2 2 2 Estimated Xi1,j=2Xi2,j=2 − Estimated Xi3,j=2Xi2,j=2
1 1 1 Estimated Xi1,j=1Xi3,j=1 − Estimated Xi2,j=1Xi3,j=1
1 2 1 Estimated Xi1,j=1Xi3,j=1 − Estimated Xi2,j=2Xi3,j=1
2 1 1 Estimated Xi1,j=2Xi3,j=1 − Estimated Xi2,j=1Xi3,j=1
2 2 1 Estimated Xi1,j=2Xi3,j=1 − Estimated Xi2,j=2Xi3,j=1
1 1 2 Estimated Xi1,j=1Xi3,j=2 − Estimated Xi2,j=1Xi3,j=2
1 2 2 Estimated Xi1,j=1Xi3,j=2 − Estimated Xi2,j=2Xi3,j=2
2 1 2 Estimated Xi1,j=2Xi3,j=2 − Estimated Xi2,j=1Xi3,j=2
2 2 2 Estimated Xi1,j=2Xi3,j=2 − Estimated Xi2,j=2Xi3,j=2
DOI: 10.7717/peerj.10387/table-5

Not all comparisons in MCT will be logical or relevant to the hypothesis being investigated. For example, the hypothesis could be investigating different food items in predator diets between seasons; however, the data were collected in different rivers, thus, resulting in a two-way interaction, river x season. In this case, river is included because there are inherent differences that cause variation. Ignoring this variation would be a mistake resulting in improper estimation of parameters and error, therefore, river is included in the interaction. However, only MCT results regarding season are relevant to the hypothesis. Although following Steegen et al. (2016) and Gelman (2017), there is value in examining in the “multiverse” of multiple comparisons, it is still up to the investigator to focus on the relevant comparisons.


Generalized linear models (GLMs) present a highly useful class of models applicable in a number of situations, given that a link function describes the linear relationship between the observed mean with the mean of the linear combination of the model and the response is a random variable belonging to the exponential family of distributions. As a useful class of models, MCT techniques have been applied with GLMs. MCT is commonly and correctly used on the GLM estimates in their link transformed values; however, some confusion may occur when the MCT results are compared with the values in the original space (i.e., estimates inverse link transformed), particularly in cases where the interpretation based on visual inspection would differ (e.g., MCT on the GLM estimates suggests a difference not obvious in the observed data and vice versa). By the principle of invariant reparameterization of maximum likelihood estimates, statistical significance of MCT in GLM confers statistical significance in the observed data as well.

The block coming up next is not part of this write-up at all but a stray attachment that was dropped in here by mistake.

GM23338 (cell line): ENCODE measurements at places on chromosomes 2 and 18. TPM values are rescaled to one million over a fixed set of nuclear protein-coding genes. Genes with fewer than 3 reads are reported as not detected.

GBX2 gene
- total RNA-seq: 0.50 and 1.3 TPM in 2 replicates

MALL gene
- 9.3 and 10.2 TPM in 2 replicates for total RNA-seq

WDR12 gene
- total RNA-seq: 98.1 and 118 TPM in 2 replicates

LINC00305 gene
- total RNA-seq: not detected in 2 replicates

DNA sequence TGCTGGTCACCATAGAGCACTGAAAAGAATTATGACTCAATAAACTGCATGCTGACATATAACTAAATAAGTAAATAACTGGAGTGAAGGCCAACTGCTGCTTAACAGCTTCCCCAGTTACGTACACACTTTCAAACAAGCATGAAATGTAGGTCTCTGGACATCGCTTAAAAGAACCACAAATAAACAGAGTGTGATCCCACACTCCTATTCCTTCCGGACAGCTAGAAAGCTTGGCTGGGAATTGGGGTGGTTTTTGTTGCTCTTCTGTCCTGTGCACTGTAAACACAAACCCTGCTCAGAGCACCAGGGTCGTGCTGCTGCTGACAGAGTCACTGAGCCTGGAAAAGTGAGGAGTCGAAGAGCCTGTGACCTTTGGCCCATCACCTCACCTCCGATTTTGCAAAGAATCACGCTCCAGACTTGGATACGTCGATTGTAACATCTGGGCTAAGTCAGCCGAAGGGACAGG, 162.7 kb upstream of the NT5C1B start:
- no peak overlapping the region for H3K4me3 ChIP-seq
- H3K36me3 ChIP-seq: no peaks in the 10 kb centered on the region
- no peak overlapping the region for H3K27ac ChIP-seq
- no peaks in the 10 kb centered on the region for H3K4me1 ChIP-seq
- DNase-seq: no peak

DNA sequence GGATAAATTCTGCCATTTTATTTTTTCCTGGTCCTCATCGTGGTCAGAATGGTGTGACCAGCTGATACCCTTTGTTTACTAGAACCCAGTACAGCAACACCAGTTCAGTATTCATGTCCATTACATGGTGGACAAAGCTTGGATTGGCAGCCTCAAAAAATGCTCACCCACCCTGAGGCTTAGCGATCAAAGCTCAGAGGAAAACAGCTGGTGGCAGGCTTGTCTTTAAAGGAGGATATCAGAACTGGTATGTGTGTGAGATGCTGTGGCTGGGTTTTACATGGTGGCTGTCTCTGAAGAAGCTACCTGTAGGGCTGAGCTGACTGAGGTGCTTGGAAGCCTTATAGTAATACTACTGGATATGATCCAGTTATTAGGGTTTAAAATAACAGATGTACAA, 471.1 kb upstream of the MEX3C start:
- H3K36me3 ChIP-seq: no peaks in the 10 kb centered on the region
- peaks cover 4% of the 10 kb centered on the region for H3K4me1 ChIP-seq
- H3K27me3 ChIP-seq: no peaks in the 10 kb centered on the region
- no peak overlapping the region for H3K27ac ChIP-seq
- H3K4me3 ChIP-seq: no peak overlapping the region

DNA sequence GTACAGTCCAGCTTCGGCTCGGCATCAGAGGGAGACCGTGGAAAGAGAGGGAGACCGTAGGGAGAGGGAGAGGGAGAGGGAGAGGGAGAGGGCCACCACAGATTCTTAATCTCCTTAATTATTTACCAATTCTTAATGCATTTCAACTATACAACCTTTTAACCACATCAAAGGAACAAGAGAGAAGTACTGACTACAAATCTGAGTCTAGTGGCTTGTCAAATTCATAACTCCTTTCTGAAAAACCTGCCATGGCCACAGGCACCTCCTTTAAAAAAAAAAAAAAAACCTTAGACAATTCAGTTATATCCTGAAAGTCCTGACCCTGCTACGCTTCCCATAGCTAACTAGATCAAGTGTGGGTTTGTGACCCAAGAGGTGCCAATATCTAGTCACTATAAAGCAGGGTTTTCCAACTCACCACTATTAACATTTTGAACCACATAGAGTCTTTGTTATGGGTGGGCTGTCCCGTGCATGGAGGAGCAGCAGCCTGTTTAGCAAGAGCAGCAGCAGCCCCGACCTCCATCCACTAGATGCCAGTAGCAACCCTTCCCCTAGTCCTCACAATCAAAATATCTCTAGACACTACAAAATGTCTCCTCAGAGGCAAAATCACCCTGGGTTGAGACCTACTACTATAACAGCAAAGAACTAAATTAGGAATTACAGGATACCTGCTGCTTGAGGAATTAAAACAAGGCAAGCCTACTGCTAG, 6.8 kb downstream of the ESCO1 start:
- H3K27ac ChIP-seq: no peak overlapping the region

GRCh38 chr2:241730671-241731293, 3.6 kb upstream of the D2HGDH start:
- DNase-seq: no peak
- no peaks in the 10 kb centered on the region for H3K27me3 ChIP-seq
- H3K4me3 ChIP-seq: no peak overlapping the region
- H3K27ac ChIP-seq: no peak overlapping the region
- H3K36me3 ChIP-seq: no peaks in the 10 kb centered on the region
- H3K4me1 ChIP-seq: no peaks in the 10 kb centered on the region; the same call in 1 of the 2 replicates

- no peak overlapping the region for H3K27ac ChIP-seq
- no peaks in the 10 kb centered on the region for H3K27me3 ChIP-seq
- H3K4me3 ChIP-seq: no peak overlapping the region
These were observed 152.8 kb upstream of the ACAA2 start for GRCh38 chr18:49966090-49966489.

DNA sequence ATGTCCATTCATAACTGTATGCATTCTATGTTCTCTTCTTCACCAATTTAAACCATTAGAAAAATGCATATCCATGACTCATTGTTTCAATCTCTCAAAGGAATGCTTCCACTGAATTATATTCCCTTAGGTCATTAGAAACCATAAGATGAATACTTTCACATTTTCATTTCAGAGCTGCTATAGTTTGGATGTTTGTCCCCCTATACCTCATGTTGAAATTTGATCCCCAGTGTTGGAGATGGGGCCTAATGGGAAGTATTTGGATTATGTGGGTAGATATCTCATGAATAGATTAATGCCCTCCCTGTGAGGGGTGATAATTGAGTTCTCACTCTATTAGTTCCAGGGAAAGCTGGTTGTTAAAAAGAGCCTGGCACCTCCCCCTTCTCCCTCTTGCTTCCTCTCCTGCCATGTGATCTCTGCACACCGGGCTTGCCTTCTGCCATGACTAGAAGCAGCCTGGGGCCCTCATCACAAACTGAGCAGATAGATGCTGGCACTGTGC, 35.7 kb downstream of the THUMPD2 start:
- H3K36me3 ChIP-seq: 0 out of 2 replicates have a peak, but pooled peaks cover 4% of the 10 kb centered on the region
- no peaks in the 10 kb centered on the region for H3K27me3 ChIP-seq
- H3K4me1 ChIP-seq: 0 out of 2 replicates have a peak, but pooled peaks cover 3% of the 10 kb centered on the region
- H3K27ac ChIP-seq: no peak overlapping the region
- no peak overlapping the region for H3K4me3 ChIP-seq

False discovery rates

In addition to the previously mentioned alternatives to MCT (direct interpretation of parameter estimates, effect size estimation, and line plots), False Discover Rates (FDR) are another widely used method for interpreting meaningful statistical outcomes through an alternative process to control type I error rates. Following Benjamini & Hochberg (1995) and Verhoeven, Simonsen & McIntyre (2005), MCT can be thought of as controlling the chance of at least one type I error at a desired level across all tests (V), whereas FDR can be thought of as controlling the proportion of type I errors across all significant tests (i.e., V/r or desired rate/discoveries). FDR has the advantage of greater statistical power than traditional MCTs (i.e., keeps type II level higher than a MCT across the same number of tests; Garcia, 2004; Garcia, 2005), being adaptive (i.e., rate is based on the number of discoveries, rather than number of overall tests; Garcia, 2005; Verhoeven, Simonsen & McIntyre, 2005), and being consistent (also called scalable, i.e., rate has the same meaning, regardless of the number of discoveries). Recent comparisons of MCT (family-wise error rate methods) with FDR methods demonstrate the advantages of FDR; however, also demonstrated the importance of proper implementation (Brinster et al., 2018; White, Van der Ende & Nichols, 2019). Verhoeven, Simonsen & McIntyre (2005) suggest that FDR is relatively simple to implement, even in a spreadsheet, although computational mistakes occur in the literature (White, Van der Ende & Nichols, 2019). Further, FDR introduces new considerations in reporting (e.g., adjusted p-value vs. q-value, with or without effect sizes and confidence intervals), and rates from FDR are not directly comparable to previously reported literature complicating comparisons. Therefore, although FDR offers numerous advantages, the goals of particular study may not be compatible for FDR alone suggesting a role for MCTs in studies.